CSS has a property called vertical align. It can be a bit confusing when you first learn about it, so I thought we could go through its use a little bit. The basic usage is like this:
Notice in this usage case, it is being applied to the img element. Images are naturally inline elements, meaning they sit right inline with text if they are able to. But what does “sit inline” mean exactly? That is where vertical-align comes in.
The valid values are: baseline, sub, super, top, text-top, middle, bottom, text-bottom, length, or a value in percentage.
The confusion, sets in when people try to use vertical-align on block level elements and get no results. If you have a small div inside a larger div and want to vertically center the smaller one within, vertical-align will not help you.
The default value of vertical-align (if you declare nothing), is baseline. Images will line up with the text at the baseline of the text. Note that descenders on letters dip below the baseline. Images don’t line up with the lowest point of the descenders, that isn’t the baseline.
Top & Bottom
Top and Bottom work similarly to text-top and text-bottom, but they are not constrained by text but rather by anything at all on that line (like another image). So if there were two images on the same line, of different heights and both larger than the text on that line, their tops (or bottoms) would align regardless of that text size.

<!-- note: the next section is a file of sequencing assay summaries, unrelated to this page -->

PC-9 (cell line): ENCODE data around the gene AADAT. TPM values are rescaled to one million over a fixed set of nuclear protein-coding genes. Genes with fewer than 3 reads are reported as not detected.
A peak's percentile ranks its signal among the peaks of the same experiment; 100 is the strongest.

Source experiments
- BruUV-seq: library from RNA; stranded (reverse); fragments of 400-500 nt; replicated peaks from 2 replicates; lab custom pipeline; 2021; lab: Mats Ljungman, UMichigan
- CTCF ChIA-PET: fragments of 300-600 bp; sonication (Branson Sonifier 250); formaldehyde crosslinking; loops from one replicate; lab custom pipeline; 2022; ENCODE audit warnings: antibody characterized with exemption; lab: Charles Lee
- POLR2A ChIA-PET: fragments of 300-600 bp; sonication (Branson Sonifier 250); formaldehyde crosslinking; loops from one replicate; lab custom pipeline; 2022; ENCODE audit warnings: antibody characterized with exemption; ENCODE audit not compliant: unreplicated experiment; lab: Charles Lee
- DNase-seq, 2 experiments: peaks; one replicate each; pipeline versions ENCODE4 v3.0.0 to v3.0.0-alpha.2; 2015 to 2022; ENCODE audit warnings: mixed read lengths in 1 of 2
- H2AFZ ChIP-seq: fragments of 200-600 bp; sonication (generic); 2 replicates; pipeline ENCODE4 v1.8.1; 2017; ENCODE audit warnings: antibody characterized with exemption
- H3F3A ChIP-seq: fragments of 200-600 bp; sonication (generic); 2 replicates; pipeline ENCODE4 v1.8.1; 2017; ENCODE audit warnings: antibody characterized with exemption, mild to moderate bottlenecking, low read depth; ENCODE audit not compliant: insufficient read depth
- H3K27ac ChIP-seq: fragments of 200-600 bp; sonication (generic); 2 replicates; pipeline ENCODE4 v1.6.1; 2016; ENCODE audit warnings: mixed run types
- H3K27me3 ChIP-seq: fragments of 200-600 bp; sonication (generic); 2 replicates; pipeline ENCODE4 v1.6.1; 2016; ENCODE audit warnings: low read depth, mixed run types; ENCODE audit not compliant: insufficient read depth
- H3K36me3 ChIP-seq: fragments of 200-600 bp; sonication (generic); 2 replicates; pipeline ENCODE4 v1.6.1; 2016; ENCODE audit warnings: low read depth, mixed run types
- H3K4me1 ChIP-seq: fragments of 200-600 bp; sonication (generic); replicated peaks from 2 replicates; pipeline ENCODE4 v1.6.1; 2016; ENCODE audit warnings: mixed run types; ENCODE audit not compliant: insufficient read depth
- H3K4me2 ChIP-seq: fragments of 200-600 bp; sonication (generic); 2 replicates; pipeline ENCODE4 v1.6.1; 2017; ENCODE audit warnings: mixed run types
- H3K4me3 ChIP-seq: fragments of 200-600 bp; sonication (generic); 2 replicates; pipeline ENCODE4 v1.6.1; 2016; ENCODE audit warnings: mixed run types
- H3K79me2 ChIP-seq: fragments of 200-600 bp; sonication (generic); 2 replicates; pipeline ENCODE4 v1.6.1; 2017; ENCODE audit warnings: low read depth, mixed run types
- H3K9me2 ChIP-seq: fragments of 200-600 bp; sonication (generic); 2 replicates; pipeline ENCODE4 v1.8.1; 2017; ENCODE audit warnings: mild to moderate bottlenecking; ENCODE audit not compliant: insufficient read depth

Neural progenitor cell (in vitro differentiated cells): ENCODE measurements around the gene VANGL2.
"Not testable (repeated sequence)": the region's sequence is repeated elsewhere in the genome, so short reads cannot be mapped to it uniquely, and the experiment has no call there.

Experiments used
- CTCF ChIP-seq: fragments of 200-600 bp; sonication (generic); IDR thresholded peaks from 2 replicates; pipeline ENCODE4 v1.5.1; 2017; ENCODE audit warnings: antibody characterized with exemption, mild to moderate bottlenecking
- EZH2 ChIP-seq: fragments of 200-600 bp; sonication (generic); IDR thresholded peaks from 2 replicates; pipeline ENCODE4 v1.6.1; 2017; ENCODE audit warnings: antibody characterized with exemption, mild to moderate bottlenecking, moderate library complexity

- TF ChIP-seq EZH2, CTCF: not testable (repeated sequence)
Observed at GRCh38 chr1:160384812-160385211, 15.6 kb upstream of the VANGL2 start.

vertical-align and inline-block
Images, while technically inline level elements, behave more like inline-block elements. You can set their width and height and they obey that, unlike most inline elements.
Inline-block elements behave just like images with vertical align, so refer to the above. However, be aware that not all browsers treat inline-block elements the same way, so vertical-align may be the least of your worries. That’s another story though….
Deprecated as an attribute
Occasionally you will see “valign” used on table cells to accomplish vertical alignment. It should be noted that this attribute is deprecated and should not be used. There really isn’t any reason for it anyway as you can do it with CSS anyway.
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